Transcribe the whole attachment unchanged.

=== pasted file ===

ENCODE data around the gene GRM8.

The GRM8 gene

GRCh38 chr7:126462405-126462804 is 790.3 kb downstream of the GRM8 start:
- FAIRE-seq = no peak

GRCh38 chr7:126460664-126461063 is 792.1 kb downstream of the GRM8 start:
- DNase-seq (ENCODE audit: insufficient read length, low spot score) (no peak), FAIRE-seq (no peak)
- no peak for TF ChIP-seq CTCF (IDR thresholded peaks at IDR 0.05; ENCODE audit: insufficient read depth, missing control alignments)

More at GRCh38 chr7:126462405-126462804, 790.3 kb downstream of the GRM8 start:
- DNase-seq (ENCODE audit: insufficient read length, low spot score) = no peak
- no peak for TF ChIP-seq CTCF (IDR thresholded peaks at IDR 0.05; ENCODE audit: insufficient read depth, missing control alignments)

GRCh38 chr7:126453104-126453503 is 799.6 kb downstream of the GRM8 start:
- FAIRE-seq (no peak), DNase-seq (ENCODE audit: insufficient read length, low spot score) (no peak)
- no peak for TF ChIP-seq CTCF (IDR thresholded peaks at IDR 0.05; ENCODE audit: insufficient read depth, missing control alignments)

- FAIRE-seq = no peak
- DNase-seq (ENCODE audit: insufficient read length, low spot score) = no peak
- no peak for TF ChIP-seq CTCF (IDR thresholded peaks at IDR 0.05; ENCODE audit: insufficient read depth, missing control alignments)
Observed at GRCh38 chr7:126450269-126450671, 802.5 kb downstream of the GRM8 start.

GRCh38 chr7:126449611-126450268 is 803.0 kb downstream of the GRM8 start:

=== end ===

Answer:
ENCODE data around the gene GRM8.

The GRM8 gene

GRCh38 chr7:126462405-126462804 is 790.3 kb downstream of the GRM8 start:
- FAIRE-seq = no peak

GRCh38 chr7:126460664-126461063 is 792.1 kb downstream of the GRM8 start:
- DNase-seq (ENCODE audit: insufficient read length, low spot score) (no peak), FAIRE-seq (no peak)
- no peak for TF ChIP-seq CTCF (IDR thresholded peaks at IDR 0.05; ENCODE audit: insufficient read depth, missing control alignments)

More at GRCh38 chr7:126462405-126462804, 790.3 kb downstream of the GRM8 start:
- DNase-seq (ENCODE audit: insufficient read length, low spot score) = no peak
- no peak for TF ChIP-seq CTCF (IDR thresholded peaks at IDR 0.05; ENCODE audit: insufficient read depth, missing control alignments)

GRCh38 chr7:126453104-126453503 is 799.6 kb downstream of the GRM8 start:
- FAIRE-seq (no peak), DNase-seq (ENCODE audit: insufficient read length, low spot score) (no peak)
- no peak for TF ChIP-seq CTCF (IDR thresholded peaks at IDR 0.05; ENCODE audit: insufficient read depth, missing control alignments)

- FAIRE-seq = no peak
- DNase-seq (ENCODE audit: insufficient read length, low spot score) = no peak
- no peak for TF ChIP-seq CTCF (IDR thresholded peaks at IDR 0.05; ENCODE audit: insufficient read depth, missing control alignments)
Observed at GRCh38 chr7:126450269-126450671, 802.5 kb downstream of the GRM8 start.

GRCh38 chr7:126449611-126450268 is 803.0 kb downstream of the GRM8 start: